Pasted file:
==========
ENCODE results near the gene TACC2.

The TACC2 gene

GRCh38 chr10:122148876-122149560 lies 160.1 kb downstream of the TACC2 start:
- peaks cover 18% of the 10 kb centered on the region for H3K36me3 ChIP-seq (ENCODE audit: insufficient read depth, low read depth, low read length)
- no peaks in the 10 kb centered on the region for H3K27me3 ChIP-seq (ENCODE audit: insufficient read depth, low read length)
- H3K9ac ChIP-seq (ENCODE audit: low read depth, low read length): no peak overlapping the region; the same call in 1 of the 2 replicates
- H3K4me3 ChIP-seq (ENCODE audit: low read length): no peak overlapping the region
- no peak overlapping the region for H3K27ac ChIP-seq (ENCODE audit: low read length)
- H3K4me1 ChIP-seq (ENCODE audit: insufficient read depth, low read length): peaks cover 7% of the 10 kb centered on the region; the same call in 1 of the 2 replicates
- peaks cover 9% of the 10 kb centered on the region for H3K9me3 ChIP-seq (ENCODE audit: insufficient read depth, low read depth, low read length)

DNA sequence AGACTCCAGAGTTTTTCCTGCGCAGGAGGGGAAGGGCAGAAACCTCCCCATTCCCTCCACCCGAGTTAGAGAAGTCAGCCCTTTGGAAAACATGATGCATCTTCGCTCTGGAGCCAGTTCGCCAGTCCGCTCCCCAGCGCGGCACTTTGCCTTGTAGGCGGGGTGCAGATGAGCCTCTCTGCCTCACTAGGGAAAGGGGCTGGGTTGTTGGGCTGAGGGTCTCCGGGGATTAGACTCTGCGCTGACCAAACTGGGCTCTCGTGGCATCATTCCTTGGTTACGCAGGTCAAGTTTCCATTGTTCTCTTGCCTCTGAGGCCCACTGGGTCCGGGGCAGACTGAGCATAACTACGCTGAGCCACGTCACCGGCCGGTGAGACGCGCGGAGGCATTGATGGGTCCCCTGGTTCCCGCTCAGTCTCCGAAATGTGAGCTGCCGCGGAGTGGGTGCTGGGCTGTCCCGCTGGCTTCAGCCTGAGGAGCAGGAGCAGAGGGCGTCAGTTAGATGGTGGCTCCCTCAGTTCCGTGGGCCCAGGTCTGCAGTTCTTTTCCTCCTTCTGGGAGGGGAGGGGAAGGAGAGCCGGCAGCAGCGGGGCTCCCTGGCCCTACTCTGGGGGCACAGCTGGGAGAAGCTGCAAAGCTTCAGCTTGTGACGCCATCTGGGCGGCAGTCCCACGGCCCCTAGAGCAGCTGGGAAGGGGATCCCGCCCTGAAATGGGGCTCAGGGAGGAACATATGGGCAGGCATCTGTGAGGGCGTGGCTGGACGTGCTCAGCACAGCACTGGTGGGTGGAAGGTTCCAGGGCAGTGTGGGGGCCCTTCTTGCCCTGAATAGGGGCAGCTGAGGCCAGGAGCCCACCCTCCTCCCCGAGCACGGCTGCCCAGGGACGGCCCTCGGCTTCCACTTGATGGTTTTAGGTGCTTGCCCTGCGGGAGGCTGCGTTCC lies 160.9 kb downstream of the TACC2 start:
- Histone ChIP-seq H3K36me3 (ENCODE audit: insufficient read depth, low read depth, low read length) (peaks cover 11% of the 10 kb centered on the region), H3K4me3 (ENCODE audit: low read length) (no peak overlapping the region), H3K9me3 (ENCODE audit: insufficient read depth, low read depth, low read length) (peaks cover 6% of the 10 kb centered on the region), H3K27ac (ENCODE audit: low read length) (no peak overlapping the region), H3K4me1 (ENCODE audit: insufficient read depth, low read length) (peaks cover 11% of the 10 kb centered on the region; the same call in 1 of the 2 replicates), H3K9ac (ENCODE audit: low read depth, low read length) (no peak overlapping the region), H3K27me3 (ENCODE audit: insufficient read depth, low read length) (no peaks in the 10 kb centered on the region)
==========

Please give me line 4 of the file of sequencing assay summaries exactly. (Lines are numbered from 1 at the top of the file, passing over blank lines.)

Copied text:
- peaks cover 18% of the 10 kb centered on the region for H3K36me3 ChIP-seq (ENCODE audit: insufficient read depth, low read depth, low read length)